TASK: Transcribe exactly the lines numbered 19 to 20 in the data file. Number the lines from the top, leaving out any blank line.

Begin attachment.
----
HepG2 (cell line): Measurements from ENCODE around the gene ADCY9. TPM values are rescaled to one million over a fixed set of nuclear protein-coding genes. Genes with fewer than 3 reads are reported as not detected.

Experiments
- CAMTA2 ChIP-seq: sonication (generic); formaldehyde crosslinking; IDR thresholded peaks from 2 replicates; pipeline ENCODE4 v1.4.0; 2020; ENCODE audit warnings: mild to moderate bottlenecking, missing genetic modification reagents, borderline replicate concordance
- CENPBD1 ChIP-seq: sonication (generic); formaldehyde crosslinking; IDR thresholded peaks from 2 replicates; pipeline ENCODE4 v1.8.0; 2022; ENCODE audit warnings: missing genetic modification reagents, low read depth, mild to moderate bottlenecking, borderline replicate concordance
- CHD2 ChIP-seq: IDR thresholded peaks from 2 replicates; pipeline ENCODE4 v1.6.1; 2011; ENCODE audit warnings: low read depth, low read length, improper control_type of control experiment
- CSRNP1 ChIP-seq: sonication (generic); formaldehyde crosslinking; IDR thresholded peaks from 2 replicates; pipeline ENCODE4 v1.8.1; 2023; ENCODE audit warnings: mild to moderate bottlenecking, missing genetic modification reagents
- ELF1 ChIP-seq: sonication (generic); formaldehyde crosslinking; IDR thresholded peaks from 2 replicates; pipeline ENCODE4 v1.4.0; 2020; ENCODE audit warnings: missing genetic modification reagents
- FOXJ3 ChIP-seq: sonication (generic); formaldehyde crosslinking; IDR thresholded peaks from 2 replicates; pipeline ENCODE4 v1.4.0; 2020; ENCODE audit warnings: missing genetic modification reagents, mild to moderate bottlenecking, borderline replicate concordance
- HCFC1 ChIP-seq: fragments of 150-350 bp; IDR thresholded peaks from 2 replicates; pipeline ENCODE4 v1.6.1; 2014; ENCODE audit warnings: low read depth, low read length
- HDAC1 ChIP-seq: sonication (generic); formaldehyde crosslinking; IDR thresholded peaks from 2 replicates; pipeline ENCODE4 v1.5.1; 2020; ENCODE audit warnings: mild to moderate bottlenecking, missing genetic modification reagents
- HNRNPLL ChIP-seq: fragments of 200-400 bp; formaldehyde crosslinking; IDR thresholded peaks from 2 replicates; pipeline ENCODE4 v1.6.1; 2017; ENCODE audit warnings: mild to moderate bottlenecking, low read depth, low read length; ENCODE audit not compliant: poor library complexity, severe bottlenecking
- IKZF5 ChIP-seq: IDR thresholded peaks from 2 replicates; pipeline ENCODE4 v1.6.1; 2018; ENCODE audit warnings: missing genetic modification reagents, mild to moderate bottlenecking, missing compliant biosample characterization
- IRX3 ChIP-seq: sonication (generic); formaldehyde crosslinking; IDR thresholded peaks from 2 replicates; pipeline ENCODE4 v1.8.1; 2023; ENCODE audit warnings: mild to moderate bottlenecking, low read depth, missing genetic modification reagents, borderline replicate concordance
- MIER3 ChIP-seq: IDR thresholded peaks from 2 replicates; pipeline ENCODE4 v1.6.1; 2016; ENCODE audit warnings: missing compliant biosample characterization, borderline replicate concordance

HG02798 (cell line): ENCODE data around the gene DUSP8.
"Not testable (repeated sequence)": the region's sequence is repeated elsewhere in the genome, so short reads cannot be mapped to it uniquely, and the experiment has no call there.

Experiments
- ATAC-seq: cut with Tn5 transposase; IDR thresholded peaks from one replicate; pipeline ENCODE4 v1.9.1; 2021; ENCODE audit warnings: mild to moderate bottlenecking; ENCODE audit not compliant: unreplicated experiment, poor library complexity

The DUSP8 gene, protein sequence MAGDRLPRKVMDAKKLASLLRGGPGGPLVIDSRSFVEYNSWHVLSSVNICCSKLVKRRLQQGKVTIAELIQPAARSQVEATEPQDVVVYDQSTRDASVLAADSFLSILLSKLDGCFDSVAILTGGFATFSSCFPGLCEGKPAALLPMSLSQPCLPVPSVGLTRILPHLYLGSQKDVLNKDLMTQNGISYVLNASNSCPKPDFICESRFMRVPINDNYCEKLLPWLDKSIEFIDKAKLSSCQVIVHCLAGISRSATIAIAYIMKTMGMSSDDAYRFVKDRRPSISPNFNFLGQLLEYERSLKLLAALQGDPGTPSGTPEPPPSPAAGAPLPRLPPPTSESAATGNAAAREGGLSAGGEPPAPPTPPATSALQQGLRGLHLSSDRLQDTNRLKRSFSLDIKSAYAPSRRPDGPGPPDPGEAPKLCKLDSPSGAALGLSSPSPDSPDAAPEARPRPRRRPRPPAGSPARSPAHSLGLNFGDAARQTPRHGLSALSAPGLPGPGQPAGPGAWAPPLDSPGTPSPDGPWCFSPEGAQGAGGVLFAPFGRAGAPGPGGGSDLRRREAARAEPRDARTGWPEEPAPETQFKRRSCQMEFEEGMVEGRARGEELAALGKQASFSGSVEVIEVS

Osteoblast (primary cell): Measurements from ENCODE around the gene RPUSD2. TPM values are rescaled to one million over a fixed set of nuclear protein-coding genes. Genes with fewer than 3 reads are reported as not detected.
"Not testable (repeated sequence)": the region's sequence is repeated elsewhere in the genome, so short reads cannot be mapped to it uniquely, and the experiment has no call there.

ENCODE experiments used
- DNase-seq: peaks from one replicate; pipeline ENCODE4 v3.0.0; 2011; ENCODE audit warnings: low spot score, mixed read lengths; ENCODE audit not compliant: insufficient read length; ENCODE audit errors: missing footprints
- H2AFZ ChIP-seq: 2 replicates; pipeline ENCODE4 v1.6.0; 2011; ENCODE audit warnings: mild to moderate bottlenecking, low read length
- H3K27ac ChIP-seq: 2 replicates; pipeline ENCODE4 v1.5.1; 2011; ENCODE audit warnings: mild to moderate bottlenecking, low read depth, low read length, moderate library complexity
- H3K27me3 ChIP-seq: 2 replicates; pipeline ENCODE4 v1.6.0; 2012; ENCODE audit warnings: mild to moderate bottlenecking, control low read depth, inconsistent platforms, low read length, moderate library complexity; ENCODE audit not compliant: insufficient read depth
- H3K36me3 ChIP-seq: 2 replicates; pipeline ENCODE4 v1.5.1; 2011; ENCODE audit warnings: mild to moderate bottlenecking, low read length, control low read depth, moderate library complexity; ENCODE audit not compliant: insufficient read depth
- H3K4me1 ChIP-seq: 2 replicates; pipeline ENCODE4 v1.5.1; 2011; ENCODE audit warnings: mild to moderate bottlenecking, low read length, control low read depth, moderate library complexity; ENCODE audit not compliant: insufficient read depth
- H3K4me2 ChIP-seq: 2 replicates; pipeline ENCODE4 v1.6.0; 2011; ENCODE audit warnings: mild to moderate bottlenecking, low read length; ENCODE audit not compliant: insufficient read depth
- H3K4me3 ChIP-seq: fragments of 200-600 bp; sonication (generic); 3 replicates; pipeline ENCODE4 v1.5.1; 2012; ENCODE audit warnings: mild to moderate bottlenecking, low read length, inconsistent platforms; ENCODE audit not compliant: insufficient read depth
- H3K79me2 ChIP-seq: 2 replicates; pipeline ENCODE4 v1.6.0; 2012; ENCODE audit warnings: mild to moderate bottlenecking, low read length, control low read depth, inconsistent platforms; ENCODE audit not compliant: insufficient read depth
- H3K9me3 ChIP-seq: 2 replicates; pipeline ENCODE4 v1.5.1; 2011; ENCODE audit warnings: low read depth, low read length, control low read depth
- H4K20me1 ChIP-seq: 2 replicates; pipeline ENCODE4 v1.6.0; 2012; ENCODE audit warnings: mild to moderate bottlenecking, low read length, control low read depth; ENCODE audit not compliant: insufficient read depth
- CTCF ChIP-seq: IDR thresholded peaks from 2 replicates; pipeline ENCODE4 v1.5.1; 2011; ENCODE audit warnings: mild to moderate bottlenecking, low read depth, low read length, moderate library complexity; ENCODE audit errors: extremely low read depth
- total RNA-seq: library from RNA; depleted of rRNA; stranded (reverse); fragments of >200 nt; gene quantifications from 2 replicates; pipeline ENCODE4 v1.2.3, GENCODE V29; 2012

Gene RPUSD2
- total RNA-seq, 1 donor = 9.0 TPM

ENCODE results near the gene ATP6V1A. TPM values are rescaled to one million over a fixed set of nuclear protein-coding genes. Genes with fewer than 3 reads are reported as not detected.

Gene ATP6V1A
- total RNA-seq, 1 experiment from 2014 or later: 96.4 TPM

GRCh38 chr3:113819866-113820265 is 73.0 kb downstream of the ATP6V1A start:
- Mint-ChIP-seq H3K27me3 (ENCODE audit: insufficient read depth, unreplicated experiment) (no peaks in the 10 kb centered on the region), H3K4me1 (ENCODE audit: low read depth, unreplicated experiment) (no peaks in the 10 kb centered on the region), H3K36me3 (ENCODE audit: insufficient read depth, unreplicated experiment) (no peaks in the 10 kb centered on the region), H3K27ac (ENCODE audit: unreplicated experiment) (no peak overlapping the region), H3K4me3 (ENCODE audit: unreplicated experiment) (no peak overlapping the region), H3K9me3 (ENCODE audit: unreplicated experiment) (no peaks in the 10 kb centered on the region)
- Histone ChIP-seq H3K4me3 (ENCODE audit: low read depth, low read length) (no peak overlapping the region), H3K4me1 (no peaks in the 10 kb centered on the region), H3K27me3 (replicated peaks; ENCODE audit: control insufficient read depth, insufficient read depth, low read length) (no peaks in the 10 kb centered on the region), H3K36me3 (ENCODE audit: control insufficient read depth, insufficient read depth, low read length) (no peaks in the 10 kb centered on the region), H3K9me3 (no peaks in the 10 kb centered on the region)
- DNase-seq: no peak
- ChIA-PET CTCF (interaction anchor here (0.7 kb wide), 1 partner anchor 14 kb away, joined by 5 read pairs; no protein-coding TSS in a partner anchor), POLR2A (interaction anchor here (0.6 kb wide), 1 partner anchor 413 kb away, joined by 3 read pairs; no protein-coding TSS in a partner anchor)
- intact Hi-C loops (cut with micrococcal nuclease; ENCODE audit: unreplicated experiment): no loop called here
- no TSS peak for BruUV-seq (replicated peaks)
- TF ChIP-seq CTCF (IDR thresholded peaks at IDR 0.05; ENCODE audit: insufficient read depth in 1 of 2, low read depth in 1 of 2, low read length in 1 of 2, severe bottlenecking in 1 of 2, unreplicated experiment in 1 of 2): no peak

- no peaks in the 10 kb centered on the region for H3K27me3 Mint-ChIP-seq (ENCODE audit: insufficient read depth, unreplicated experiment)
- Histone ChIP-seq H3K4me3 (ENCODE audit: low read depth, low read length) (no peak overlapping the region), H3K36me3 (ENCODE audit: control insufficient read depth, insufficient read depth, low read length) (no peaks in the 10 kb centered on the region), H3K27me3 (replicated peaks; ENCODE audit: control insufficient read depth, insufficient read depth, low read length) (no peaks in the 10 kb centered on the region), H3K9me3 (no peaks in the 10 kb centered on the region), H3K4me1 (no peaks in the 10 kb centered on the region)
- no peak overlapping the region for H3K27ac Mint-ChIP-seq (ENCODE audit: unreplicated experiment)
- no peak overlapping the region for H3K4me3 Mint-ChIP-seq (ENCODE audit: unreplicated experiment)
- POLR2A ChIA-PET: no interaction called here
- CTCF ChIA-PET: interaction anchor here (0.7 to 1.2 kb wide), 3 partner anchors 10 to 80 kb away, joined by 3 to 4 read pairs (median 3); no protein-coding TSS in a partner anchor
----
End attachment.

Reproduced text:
The DUSP8 gene, protein sequence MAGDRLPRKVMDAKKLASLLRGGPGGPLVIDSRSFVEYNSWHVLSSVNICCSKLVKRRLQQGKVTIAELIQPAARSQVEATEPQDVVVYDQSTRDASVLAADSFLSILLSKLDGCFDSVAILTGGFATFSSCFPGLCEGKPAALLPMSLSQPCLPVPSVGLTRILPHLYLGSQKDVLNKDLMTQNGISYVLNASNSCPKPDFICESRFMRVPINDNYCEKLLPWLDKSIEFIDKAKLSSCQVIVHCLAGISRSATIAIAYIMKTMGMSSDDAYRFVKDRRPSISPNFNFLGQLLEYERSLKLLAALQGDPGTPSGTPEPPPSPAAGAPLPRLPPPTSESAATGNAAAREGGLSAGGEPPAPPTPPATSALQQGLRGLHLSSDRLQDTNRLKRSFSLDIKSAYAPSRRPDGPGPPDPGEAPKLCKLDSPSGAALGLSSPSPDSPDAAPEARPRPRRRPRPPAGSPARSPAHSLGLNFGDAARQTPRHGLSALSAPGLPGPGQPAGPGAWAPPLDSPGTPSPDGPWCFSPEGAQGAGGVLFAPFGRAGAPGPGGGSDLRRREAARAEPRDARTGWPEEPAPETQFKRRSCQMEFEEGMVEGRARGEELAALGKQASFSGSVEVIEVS

Osteoblast (primary cell): Measurements from ENCODE around the gene RPUSD2. TPM values are rescaled to one million over a fixed set of nuclear protein-coding genes. Genes with fewer than 3 reads are reported as not detected.